If you’re new to hockey, you may not know how the NHL draft works – this a quick guide to understanding one of the most important times in the year for NHL hockey teams.
The 14 teams that missed the play-offs during the previous NHL season are awarded the first 14 picks of the best young hockey players between the ages of 17 and 20 from all over the world to play for their team. If a player gets picked in the draft, he has no choice but to play for the NHL team that has picked him for a long time. Ignoring the numerous loopholes and exceptions, “a long time” usually means until the age of 26 or 27. That is the reason, why we say that an NHL team “holds a players’ rights”, even if he has not yet been signed to a NHL contract.
A lottery is held among those NHL teams that have the 14 picks, and there is only 1 winning team in the lottery – they have first overall pick. Prior to 2016, the remaining teams are selected according to the points they scored. Then the lottery was tweaked in a two-year phase-in period in 2015 and 2016, giving the 10 highest-finishing of the 14 teams somewhat better odds. The other four teams receive worse odds. Beginning in 2016, the lottery determines the top three draft selections.
There are 31 NHL teams overall.
The current Stanley Cup champion always picks last – 31st place, and the Stanley Cup runners up, pick next last – 30th place. The other two conference finalists pick 28th and 29th.
Regular-season division winners hold the other lowest positions. The remaining teams draft in order of the fewest points scored to most points from the previous regular season.
Who is Eligible for the NHL draft?
Generally, it’s any player between the age of 18 and 20, the cut-off date for 18 year olds being September 15 of the same year. This means 17 year olds can get drafted if they turn 18 before September 15. Most players come from the Canadian major junior leagues (OHL, WHL, QMJHL) but American “junior leagues” (NCAA, USHL, USNDP) as well as the Swedish and Finnish top leagues are represented frequently.
All non-North Americans must be drafted before being signed, regardless of age.
Re-Entering the NHL Draft
If a player doesn’t get selected in his first year of draft eligibility, he can re-enter the draft next year and hope a team will pick him up this time around. If he has still not been picked in his last year of eligibility (age 20) he becomes an NHL Free Agent and should probably give-up perusing an NHL career and become a car mechanic or something.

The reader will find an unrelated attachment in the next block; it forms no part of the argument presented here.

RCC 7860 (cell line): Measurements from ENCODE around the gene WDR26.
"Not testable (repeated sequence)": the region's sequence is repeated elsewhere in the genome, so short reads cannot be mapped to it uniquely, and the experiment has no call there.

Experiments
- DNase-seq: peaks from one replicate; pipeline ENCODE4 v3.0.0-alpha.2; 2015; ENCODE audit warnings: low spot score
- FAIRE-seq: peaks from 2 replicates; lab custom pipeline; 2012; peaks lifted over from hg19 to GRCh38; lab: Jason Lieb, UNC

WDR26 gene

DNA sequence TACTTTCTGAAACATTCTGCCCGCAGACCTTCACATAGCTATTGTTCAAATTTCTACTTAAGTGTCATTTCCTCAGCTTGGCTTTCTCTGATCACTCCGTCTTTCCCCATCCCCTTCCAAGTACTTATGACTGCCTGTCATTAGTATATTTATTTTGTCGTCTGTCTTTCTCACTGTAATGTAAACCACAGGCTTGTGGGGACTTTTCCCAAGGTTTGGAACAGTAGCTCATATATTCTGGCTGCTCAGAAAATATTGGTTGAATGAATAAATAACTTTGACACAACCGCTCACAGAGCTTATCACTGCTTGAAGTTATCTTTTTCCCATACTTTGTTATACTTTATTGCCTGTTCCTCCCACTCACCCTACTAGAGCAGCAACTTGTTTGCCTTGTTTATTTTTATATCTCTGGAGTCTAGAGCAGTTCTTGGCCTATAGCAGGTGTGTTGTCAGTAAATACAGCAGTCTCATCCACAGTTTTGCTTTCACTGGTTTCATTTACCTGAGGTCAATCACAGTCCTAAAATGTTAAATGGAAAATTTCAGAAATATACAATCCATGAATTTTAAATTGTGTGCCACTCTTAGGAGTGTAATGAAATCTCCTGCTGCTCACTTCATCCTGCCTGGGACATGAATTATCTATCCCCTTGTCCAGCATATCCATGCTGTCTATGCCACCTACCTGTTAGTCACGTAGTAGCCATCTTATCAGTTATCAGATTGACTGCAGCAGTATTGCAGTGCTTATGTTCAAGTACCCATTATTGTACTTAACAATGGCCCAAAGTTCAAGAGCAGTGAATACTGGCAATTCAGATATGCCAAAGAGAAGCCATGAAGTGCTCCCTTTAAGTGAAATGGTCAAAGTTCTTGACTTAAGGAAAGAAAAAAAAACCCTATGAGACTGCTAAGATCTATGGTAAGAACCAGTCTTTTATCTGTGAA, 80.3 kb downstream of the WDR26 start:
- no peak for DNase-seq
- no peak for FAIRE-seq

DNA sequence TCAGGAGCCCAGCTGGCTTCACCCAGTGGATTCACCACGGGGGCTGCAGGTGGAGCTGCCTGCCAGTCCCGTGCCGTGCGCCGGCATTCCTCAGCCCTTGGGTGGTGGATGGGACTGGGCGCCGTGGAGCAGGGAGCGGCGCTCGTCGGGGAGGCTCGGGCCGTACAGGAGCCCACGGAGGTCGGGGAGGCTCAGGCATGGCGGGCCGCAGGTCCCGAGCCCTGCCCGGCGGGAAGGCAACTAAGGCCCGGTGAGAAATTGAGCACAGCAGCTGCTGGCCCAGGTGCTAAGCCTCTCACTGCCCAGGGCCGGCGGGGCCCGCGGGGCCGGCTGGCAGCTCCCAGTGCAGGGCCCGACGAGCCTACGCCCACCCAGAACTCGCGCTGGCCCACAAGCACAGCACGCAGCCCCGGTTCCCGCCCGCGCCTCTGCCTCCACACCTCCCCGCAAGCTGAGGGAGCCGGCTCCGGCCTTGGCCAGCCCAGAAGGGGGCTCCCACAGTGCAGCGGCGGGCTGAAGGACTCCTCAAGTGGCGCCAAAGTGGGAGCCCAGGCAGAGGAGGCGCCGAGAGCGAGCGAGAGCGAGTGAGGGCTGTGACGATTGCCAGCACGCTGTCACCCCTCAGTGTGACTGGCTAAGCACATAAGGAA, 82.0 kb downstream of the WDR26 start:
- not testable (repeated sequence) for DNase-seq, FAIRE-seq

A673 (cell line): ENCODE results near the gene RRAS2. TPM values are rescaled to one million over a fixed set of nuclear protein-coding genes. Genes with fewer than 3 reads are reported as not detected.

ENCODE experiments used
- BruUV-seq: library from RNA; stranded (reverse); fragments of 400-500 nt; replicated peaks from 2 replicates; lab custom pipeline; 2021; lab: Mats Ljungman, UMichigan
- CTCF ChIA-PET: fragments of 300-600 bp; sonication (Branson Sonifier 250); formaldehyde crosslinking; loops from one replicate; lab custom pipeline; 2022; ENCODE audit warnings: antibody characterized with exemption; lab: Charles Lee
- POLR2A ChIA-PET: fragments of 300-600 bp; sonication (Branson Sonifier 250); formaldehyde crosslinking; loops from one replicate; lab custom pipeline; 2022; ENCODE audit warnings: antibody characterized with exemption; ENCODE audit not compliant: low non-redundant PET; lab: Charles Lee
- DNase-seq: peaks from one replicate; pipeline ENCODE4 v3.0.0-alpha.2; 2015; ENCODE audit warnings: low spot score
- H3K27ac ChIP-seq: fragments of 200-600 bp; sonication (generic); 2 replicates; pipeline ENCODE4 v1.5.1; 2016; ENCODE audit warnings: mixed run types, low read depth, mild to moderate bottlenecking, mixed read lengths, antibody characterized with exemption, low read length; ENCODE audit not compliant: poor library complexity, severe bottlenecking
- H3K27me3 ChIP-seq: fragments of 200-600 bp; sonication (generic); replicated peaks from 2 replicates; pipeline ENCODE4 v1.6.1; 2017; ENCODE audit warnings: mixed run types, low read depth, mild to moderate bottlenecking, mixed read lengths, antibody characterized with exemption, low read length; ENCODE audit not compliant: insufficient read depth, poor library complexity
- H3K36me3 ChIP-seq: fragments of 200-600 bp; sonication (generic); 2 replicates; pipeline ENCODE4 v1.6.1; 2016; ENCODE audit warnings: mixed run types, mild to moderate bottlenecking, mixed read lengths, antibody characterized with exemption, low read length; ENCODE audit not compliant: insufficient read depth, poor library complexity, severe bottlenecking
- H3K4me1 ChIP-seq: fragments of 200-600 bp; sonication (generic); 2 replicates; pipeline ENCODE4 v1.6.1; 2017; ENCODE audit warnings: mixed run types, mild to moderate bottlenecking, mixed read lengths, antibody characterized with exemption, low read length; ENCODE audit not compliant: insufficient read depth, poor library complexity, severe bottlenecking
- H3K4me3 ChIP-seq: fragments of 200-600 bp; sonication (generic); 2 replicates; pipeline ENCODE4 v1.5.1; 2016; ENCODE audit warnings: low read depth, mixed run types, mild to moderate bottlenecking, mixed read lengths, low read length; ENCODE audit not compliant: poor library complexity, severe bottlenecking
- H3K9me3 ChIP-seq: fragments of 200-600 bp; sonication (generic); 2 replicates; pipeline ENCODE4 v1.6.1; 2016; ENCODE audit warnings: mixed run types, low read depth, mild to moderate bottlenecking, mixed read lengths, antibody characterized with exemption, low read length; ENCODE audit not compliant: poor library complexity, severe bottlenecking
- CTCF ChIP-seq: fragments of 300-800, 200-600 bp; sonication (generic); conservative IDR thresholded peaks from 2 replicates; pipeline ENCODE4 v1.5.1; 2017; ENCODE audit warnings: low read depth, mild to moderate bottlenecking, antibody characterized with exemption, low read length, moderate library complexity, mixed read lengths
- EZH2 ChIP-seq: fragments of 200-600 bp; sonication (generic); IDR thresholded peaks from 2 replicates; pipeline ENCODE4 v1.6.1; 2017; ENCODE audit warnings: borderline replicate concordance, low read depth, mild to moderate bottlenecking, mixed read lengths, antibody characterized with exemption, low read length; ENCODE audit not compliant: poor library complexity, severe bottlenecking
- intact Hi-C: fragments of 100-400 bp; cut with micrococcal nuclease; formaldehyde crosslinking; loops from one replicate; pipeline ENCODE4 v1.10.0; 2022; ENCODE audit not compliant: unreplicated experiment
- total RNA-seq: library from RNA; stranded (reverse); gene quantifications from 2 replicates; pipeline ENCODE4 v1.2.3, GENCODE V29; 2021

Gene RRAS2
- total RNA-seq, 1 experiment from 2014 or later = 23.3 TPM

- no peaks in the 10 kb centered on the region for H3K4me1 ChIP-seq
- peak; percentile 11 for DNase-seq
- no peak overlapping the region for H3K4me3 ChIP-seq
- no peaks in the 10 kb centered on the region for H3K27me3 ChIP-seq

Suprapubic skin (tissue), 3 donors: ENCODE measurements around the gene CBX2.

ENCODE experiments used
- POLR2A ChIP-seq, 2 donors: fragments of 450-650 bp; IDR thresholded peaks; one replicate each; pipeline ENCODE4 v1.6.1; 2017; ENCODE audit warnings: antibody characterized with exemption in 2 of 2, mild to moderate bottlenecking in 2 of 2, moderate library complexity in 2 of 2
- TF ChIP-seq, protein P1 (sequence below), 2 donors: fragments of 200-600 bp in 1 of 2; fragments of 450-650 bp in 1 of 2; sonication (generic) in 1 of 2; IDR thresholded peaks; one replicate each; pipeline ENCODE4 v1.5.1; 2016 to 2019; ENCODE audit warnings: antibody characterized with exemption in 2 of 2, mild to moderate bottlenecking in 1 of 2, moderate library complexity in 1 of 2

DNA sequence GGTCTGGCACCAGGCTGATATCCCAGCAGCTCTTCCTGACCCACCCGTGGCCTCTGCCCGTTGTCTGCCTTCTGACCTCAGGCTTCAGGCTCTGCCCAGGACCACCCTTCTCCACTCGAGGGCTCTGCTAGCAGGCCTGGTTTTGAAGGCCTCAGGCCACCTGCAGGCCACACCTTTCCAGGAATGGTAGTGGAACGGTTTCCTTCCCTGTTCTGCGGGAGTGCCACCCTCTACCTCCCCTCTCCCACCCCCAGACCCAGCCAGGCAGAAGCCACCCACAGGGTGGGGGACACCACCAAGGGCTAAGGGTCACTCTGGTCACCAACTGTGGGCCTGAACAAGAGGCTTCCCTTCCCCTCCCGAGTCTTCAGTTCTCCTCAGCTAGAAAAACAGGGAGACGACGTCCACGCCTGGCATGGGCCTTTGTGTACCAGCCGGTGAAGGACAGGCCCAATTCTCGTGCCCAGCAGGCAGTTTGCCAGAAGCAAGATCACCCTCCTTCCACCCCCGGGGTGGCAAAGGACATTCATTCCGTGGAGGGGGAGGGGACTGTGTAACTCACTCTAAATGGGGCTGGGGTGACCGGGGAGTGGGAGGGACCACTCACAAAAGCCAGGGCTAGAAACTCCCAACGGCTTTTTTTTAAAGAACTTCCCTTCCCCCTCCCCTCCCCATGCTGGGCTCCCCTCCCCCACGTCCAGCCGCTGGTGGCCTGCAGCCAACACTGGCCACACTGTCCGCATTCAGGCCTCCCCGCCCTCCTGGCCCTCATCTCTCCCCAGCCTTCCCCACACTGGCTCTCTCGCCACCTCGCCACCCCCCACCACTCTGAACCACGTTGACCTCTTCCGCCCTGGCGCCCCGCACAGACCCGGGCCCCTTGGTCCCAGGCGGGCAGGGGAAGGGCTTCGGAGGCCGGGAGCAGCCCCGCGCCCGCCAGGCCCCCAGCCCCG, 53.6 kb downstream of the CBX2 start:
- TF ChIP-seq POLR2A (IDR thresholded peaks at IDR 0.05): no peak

Every team, in theory, holds one selection per round. However, they can trade any of their 7 picks. This means they trade the right to select a player with that pick to another team. The position of the pick is bound to its original team, meaning if say, Vancouver acquires Winnipegs pick, Vancouver gets to draft at the position where Winnipeg would have picked.
What is common in draft pick trading, 2nd Round picks get traded a lot and for varying returns. The reason for that is that there is a good chance you’ll get a decent player in the 2nd round (PK Subban, Chris Chelios), but you might just as well end up with a total bust.
- European players: NHL teams retained the rights to a European player until that player turned 31 prior to the 2005 season. Drafted Europeans must now be signed within two years, the same as North Americans, or the team loses its rights to the player.
- NCAA players: As of 2004, 18-year-old players from NCAA Division I schools can be drafted and retain their college eligibility as long as they don’t play for a pro team or hire an agent. In previous years, an 18-year-old who opted into the draft lost his NCAA eligibility.
- Compensatory picks: As of 2005, a team that loses a veteran player as an unrestricted free agent is no longer awarded a compensatory pick in a future draft.
- The draft was reduced from nine to seven rounds in 2005.